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Music, science and programming at the heart of a multidisciplinary project

A training course introduced the electronic tool Makey Makey to our employee, Guillaume Bilodeau. This will be the centerpiece of the synthesizer produced by the school's third year students (Fernand-Seguin, from the Montreal CS) as part of their technoscientific art project.

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ATTENTION! The English translation is automated - Errors (sometimes hilarious!) can creep in! ;)

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Training in SAT in 2018 allowed me to discover the electronic tool Makey Makey. This will be the centerpiece of the synthesizer produced by the third year students of our school (Fernand-Seguin, from the Montreal CS) as part of their technoscientific art project. (Hoping they can finish it this year given the circumstances!)

For the past two years, thanks to financial assistance from the Ministry of Education (measure 15081), CAPI members have been developing a programming curriculum which now extends from kindergarten to grade six. Thus, all the students of our school now have the opportunity to develop their digital skills by handling a new programming tool, each year of their school career. In this sense, the students of the third year are now familiarizing themselves with the software. Scratch in order to add a technological facet to their musical art project. However, the platform Scratch is large and could intimidate our coding apprentices. Fortunately, the latter are found on familiar ground.

Indeed, over the past two years, they have learned the basics of programming through the app. Scratch Jr, designed more specifically for children from 5 to 7 years old. Translated into over 40 languages and used in over 150 countries, the programming language Scratch, developed at MIT (Massachusetts Institute of Technology), allows young and old to code, among other things, interactive stories, games and animations.

At the start of the school year, this musical art project was put forward by Maude, the science resource teacher. In his company, the students made a kalimba and at the same time were able to learn more about certain scientific concepts specific to the propagation of sound such as wavelengths, frequency and amplitude.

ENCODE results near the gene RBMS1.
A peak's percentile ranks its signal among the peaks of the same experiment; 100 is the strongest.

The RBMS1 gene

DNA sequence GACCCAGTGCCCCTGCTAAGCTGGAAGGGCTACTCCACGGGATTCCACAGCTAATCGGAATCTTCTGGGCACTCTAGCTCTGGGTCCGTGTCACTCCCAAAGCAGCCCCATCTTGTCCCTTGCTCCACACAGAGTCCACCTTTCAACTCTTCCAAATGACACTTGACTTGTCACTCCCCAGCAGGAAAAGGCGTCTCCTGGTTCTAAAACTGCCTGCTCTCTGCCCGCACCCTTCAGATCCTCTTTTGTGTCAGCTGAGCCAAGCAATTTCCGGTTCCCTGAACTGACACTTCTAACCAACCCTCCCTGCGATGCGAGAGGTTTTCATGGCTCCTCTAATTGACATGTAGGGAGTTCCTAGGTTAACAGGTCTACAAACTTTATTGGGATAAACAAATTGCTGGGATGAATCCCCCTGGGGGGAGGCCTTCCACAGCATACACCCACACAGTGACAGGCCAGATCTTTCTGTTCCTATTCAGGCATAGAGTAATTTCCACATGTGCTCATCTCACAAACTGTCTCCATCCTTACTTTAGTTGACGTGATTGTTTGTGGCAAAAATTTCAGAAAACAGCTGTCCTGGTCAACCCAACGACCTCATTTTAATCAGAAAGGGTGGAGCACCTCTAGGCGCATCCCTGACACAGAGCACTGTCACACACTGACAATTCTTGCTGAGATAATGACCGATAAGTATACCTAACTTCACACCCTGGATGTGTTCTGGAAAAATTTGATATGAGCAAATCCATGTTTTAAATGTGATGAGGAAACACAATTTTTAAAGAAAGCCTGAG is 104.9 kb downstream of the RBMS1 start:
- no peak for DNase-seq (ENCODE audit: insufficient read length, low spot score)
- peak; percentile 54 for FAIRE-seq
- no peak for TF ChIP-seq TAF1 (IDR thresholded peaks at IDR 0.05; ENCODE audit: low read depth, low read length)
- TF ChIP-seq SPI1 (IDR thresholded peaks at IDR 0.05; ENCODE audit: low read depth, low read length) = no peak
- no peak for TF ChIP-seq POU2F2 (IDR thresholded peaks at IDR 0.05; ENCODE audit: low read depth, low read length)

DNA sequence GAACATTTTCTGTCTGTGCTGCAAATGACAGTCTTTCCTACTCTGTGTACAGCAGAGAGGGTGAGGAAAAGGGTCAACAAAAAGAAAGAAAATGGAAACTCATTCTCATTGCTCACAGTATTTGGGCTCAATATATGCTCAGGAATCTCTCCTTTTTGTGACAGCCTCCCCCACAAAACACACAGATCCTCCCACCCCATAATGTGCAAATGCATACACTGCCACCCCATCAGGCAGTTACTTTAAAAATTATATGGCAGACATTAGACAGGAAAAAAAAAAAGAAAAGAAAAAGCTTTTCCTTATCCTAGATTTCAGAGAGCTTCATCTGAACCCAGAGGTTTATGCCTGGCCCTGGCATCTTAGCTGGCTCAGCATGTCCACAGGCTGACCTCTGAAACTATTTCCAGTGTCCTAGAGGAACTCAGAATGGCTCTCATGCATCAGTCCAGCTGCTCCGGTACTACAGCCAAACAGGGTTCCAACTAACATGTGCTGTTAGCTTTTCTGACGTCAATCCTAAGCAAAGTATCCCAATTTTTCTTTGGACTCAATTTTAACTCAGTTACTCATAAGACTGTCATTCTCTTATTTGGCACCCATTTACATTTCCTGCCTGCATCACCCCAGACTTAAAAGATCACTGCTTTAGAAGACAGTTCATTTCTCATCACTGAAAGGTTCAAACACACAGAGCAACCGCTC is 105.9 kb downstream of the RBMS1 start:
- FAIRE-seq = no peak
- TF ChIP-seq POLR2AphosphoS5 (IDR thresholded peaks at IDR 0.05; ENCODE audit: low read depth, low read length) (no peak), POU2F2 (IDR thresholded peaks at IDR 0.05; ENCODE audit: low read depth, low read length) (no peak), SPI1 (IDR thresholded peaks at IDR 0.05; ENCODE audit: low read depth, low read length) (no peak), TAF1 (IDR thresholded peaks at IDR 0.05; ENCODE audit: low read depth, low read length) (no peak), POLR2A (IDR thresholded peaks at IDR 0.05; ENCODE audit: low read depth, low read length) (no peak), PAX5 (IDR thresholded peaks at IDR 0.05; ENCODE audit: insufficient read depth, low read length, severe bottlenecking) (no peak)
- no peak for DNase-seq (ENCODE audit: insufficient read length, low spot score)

The kalimba is an instrument of the idiophone family

At 17e century, scientist Robert Hooke was already interested in the propagation of sound through different materials. His research led him to invent the first corded telephone. Inspired by his work, the students built their own yogurtophone that they used, then, to better understand the concepts taught previously. 

For my part, I had the pleasure of continuing to develop their art project by improvising melodies with them using the application. KEEZY. This digital tool allows young artists to express their creativity. Thus, from various objects in the classroom, the students had fun recording unusual sounds in order to produce a jam musical.

The last step of their project will be to make a synthesizer using recycled material. Basic software learning Scratch allow students to program it through the electronic device Makey makey. This printed circuit makes it possible to concretize the programming and to introduce the pupils to some principles of a simple electrical circuit. Thus, our young coders will have the opportunity, thanks to their instrument, to play some musical pieces learned with their music teacher.  

As part of measure 50767 (special measure for the acquisition of digital assemblies) of the digital action plan (PAN), electronic tools Makey makey and Micro: Bit should be considered since they are inexpensive, durable and require a small work surface. In addition, several technopedagogical activities are available online. 

In addition, Carrefour education offers you resources on the tools presented during this workshop:

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About the Author

Guillaume Bilodeau
Guillaume Bilodeau
Guillaume is an ICT pedagogical advisor at the Montreal School Services Center (CSSDM). He has a bachelor's degree in preschool and elementary education from UQÀM and a bachelor's degree in secondary mathematics education from UQÀC. In addition, he is completing his DESS in educational management. As part of his graduate studies, he is more specifically interested in the establishment of learning communities in Quebec schools.

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